Good Summary, with Expanded Notes

Ken Houghton

Pulled from comments (to the Librarian post at Eschaton):

[W]ithout economic knowledge, DFHs don’t understand why the bailout of banks so that they would keep credit flowing is critical, while the bailout of the auto industry caused by the fact that the banks spent the money on acquisitions and executive pay instead of lending it, is not critical.

Which leads us to the reality that the problem is the dealer contracts, since GM in Brazil is gaining market share:

Nonetheless, GM here in Brazil is faring well among the other three giants, Fiat, Volkswagen and Ford. According to the latest numbers, GM sold 444,000 automobiles in Brazil from January to November. This is a 10.4% increase from the same time period last year. In the light commercial segment, which saw 76,000 units sold, there was an impressive growth of 60% again in the same period. Here, Chevrolet continues to be a respectful brand. Also, like other assembly plants installed in Brazil, flex cars already dominate a substantial part of production at GM.

Of course, it’s easier to rely on Flex Cars when you’re using a useful source for ethanol, instead of corn. (See Tom’s multiple postings on the subject, both here and at MU.)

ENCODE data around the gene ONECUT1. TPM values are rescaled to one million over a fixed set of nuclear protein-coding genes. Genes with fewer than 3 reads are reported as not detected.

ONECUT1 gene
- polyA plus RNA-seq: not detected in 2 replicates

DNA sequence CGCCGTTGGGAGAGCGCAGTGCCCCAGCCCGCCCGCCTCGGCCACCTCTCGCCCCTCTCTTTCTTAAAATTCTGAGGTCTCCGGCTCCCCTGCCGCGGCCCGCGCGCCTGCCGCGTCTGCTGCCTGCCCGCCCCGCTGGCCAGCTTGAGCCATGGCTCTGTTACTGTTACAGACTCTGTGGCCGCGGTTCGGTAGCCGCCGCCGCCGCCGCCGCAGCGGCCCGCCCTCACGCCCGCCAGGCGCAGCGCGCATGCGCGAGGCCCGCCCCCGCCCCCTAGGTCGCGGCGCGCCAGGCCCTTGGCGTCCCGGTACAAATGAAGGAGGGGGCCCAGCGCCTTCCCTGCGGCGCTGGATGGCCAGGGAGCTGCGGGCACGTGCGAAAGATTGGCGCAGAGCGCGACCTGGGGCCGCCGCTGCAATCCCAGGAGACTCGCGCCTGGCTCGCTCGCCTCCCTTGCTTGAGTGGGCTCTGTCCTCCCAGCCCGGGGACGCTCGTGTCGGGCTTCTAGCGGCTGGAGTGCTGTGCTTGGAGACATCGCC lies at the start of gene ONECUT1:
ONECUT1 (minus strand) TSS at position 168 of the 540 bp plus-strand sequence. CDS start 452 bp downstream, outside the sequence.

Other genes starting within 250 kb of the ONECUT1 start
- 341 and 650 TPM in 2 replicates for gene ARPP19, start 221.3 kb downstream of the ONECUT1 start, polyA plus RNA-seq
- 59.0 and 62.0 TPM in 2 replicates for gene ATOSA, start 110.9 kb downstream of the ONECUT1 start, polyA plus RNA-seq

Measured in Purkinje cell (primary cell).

And about those workers who (foolishly, per Senators who are paid much more than $73/hour, even if you pretend they work “full-time”) accepted the companies promises of a pension and health benefits in place of being paid? Well, Malcolm Gladwell had the data over a year ago:

Walter Reuther…believed that risk ought to be broadly collectivized. Charlie Wilson, on the other hand, felt the way the business leaders of Toledo did: that collectivization was a threat to the free market and to the autonomy of business owners. In his view, companies themselves ought to assume the risks of providing insurance.

General Motors, the country’s largest automaker, is between forty and fifty billion dollars behind in the money it needs to fulfill its health-care and pension promises. This crisis is sometimes portrayed as the result of corporate America’s excessive generosity in making promises to its workers. But when it comes to retirement, health, disability, and unemployment benefits there is nothing exceptional about the United States: it is average among industrialized countries—more generous than Australia, Canada, Ireland, and Italy, just behind Finland and the United Kingdom, and on a par with the Netherlands and Denmark. The difference is that in most countries the government, or large groups of companies, provides pensions and health insurance. The United States, by contrast, has over the past fifty years followed the lead of Charlie Wilson and the bosses of Toledo and made individual companies responsible for the care of their retirees. It is this fact, as much as any other, that explains the current crisis. In 1950, Charlie Wilson was wrong, and Walter Reuther was right.

In other news, Canada is still whipping U.S. bum, and we don’t even have a government right now.